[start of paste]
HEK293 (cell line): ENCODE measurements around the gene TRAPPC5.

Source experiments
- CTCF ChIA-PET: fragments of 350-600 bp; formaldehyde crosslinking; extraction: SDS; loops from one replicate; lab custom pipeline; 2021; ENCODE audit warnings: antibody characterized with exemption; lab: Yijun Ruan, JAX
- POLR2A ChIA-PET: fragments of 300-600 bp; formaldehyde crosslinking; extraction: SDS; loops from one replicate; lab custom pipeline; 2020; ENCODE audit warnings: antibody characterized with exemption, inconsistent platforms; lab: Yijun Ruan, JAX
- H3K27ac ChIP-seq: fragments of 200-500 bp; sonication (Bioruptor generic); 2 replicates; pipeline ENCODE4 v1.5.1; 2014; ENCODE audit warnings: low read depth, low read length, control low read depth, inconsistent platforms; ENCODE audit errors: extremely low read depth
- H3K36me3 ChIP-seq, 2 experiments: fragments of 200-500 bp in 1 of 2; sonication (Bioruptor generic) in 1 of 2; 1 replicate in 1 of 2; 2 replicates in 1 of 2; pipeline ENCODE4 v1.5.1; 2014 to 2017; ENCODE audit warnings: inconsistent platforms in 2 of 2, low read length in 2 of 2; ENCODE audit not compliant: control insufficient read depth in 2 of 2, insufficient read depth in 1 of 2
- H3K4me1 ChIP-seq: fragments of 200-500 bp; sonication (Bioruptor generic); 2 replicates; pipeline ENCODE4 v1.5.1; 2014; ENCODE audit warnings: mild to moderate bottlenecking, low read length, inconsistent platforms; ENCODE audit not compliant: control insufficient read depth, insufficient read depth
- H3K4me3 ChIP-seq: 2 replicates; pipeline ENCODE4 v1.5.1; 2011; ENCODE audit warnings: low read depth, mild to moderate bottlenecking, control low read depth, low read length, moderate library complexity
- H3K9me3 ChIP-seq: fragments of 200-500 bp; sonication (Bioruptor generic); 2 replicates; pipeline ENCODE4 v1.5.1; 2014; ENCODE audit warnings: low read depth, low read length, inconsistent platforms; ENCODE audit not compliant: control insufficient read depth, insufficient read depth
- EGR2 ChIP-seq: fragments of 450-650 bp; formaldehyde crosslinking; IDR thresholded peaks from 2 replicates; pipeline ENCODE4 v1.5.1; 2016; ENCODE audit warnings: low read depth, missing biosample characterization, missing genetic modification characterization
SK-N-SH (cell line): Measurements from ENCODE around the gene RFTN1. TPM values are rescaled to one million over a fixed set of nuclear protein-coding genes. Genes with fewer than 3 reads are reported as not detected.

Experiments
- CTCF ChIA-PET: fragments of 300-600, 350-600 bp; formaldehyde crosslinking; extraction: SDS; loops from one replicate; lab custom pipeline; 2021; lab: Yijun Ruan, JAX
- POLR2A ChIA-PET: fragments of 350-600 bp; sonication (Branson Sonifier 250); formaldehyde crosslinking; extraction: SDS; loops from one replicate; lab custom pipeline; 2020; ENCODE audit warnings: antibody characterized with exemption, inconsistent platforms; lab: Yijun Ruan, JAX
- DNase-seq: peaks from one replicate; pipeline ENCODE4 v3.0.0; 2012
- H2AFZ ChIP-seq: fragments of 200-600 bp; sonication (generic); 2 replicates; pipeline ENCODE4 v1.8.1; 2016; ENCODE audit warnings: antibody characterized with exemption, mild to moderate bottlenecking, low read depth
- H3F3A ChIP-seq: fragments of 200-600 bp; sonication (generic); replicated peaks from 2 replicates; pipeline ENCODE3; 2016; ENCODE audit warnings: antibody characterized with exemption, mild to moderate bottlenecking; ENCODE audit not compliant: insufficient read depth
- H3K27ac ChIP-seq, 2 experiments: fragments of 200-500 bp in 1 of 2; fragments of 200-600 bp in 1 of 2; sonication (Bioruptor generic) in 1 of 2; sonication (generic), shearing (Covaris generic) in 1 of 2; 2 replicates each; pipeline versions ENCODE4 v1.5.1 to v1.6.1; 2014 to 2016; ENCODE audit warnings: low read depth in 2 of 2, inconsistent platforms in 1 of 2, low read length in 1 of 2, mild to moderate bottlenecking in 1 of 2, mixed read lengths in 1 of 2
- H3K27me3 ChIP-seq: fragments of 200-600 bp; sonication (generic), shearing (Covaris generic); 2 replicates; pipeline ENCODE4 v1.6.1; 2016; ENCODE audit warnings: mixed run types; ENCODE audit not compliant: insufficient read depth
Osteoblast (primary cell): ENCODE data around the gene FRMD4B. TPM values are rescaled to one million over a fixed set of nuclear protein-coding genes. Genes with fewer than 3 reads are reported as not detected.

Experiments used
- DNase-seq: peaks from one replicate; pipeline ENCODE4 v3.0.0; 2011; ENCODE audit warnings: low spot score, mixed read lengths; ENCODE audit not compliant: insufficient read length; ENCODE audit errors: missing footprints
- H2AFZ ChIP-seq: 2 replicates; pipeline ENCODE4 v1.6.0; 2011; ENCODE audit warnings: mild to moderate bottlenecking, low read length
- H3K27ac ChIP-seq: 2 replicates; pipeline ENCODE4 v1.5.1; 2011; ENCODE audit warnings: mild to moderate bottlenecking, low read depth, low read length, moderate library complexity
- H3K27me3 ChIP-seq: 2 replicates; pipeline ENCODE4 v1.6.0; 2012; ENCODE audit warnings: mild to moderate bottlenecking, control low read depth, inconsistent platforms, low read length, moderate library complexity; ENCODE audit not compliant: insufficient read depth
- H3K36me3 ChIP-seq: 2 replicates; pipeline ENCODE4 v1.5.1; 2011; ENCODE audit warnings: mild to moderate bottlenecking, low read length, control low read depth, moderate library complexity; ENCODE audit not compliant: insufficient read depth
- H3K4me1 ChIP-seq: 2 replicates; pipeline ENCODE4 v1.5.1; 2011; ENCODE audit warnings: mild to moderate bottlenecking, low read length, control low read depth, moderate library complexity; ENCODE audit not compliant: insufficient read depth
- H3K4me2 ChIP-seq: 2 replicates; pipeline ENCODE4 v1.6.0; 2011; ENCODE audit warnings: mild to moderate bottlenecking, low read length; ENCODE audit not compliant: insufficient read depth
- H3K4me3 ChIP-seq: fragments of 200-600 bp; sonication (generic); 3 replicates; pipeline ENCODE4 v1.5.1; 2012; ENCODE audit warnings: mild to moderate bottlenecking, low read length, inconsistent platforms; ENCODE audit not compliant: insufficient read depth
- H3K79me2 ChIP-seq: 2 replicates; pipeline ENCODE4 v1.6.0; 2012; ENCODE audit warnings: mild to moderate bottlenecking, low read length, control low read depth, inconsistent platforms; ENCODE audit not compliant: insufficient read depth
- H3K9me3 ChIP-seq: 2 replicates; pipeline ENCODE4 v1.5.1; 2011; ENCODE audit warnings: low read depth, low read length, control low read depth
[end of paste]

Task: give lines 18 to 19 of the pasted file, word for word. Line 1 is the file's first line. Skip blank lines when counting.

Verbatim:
- H3K27ac ChIP-seq, 2 experiments: fragments of 200-500 bp in 1 of 2; fragments of 200-600 bp in 1 of 2; sonication (Bioruptor generic) in 1 of 2; sonication (generic), shearing (Covaris generic) in 1 of 2; 2 replicates each; pipeline versions ENCODE4 v1.5.1 to v1.6.1; 2014 to 2016; ENCODE audit warnings: low read depth in 2 of 2, inconsistent platforms in 1 of 2, low read length in 1 of 2, mild to moderate bottlenecking in 1 of 2, mixed read lengths in 1 of 2
- H3K27me3 ChIP-seq: fragments of 200-600 bp; sonication (generic), shearing (Covaris generic); 2 replicates; pipeline ENCODE4 v1.6.1; 2016; ENCODE audit warnings: mixed run types; ENCODE audit not compliant: insufficient read depth